Austria 2006. 94 min| Slovakia 2006,78 min.
DokLeipzig continues to develop its industry events, this year introducing a digital doc market. At the same time the festival also boasts a selection of high-class films.
October and November are probably the busiest months for documentary film festivals. Many major doc festivals are held at almost the same time: Doclisboa, Jihlava, Sheffield, Leipzig, cph:dox, and then IDFA. The competition for getting the best documentary films is tough-and since IDFA is the most prestigious of all and requires a world premiere to participate in its competition, the other festivals often have to wait till the last minute to know whether the film they want will be available.
However, when attending the 49th DokLeipzig festival, there is no sign of standing in IFDA’s shadow. Its industry events and Discovery Campus pitching forum have made DokLeipzig a major international documentary event. This year the organizers introduced a new digital market that puts the festival at the forefront of documentary film markets. DokLeipzig has invested in developing a system especially for film markets like this. All films for the market are digitised and placed on a central server from which each computer at the market can download the films. No more waiting for copies of DVDs or VHSs to be available- in principle every market attendee can watch the same film at the same time. Not only that, the organizers have also made a system that enables the user to write comments about the film, both to be sent to the filmmaker and to oneself, and to directly request a screener from the producer, etc. The system is user-friendly, easy to use and effective. Other festival directors enviously regarded the system, which will undoubtedly be standard in a few years.
As for the film selection, we seem to be lucky that there are many good films out there. At Leipzig the films were certainly not leftovers from the table of the established festivals, as the international competition programme was composed of many powerful films with significant authorship.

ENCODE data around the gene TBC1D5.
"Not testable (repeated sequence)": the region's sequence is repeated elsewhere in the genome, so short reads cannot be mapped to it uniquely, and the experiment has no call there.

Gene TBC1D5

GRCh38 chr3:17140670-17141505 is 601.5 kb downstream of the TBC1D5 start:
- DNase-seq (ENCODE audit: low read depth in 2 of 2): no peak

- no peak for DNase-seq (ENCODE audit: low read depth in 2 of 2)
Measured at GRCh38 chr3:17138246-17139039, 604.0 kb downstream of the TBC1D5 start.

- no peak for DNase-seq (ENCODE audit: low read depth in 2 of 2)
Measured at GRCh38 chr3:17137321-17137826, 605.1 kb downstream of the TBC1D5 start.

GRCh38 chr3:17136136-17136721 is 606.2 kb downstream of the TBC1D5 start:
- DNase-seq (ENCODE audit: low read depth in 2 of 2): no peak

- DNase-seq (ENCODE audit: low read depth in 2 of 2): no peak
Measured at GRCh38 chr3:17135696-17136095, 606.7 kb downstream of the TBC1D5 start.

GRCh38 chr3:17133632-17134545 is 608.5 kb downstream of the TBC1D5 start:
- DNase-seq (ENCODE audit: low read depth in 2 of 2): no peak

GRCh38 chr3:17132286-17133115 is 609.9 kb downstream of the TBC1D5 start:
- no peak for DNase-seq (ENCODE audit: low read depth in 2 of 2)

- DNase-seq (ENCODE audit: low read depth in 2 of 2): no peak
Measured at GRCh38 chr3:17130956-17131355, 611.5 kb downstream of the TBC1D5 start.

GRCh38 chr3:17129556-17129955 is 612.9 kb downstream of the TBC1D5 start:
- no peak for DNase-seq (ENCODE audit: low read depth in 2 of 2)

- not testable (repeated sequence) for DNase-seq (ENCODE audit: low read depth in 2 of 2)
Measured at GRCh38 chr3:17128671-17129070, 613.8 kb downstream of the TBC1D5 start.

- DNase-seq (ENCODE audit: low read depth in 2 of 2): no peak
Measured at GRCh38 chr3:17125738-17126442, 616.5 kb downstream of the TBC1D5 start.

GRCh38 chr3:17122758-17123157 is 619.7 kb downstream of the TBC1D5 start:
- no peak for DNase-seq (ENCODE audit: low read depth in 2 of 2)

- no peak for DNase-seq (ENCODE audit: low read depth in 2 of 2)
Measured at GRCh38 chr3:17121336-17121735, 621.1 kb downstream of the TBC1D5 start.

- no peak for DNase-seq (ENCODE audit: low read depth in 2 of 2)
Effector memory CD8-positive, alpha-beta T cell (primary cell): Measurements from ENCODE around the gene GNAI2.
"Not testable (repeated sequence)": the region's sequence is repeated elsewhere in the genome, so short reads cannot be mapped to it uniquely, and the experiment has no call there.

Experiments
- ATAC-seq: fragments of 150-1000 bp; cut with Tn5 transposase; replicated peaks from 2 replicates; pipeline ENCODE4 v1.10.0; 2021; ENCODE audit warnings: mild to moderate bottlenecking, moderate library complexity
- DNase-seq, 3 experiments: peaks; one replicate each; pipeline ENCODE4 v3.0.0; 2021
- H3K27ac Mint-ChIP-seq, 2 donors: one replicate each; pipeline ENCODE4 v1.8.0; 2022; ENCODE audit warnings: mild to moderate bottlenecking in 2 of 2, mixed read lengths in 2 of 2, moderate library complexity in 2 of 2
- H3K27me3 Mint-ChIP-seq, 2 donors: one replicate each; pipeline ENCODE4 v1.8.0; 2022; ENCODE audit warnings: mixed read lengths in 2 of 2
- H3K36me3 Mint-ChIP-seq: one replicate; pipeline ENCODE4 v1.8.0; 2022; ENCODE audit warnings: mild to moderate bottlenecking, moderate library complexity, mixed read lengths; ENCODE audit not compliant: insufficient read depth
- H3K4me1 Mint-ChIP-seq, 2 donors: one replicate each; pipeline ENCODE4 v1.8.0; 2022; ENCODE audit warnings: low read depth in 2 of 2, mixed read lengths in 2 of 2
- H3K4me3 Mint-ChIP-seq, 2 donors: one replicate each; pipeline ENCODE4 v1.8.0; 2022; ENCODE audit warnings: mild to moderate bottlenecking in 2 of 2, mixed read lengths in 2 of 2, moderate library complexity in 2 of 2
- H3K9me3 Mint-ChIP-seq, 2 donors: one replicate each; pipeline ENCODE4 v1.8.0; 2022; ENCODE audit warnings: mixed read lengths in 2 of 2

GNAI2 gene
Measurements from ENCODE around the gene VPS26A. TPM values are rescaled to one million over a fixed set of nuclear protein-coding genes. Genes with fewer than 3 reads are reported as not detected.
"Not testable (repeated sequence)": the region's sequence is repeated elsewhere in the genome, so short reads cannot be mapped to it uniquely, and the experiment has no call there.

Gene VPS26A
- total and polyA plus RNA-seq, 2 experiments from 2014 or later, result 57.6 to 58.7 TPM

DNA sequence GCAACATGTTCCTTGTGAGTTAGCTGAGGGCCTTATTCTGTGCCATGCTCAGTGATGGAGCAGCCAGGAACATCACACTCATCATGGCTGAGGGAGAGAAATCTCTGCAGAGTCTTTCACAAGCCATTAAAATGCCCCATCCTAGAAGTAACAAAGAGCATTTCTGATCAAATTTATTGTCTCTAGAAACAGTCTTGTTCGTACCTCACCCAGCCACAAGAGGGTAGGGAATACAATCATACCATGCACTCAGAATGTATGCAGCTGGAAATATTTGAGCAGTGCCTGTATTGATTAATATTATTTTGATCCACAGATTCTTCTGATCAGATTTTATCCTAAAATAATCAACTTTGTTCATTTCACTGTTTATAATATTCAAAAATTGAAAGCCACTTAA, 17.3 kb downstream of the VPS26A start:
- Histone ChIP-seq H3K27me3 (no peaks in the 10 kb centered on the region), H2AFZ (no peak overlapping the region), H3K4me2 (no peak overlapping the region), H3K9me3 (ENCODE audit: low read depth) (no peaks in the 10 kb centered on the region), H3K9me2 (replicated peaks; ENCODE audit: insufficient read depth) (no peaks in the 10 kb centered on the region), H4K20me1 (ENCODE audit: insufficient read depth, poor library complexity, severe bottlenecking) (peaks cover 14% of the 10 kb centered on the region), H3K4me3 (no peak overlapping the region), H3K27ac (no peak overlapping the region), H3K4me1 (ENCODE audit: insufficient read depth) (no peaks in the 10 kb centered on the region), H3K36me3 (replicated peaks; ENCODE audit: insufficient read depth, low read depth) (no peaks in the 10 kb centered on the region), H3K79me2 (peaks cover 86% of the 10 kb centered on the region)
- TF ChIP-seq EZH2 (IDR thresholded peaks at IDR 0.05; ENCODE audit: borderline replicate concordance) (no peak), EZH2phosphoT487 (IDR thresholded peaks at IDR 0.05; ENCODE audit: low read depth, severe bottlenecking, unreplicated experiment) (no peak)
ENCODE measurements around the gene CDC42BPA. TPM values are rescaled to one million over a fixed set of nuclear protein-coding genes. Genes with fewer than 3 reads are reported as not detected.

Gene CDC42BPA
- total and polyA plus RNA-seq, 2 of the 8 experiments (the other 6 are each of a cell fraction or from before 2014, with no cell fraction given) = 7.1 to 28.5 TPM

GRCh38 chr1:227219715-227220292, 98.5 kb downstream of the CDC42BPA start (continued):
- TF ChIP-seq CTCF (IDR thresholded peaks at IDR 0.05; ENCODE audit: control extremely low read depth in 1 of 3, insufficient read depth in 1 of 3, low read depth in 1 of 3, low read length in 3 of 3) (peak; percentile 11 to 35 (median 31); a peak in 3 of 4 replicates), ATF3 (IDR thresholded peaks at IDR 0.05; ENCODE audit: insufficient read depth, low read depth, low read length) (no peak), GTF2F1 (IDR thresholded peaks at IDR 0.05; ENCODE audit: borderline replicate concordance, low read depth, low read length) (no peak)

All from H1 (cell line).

Exile Family Movie
Leipzig’s awards are golden and silver Doves, symbolizing peace, and in that sense it was in keeping with this tradition that one of the main awards went to “Exile Family Movie” by Arash (Austria). The film goes right to the heart of one of the most central conflicts of the times in which we live: the clashes between the Islamic and Western worlds. The film tackles the subject first of all from a completely human perspective that everybody on earth can relate to, an issue central to everyone: family ties. Everyone empathises with the difficulty of being unable to travel to one’s own native country to see one’s father one last time when he is dying or even participate in his funeral.
“Exile Family Movie” is basically about the filmmaker’s own family. He came to Austria at the age of nine as a refugee from Iran, together with his father, mother, sister and brother. His father, who had served 5 years of a 15-year sentence for having read the wrong books, was forced to flee. The family have relatives in Sweden and the US, while the rest still live in Iran. The refugee families could not enter Iran, so they decided to set up a family reunion in Mecca, pretending they were on a pilgrimage. Arash films this trip, the reunion, and his family’s daily life in both Austria and the US.
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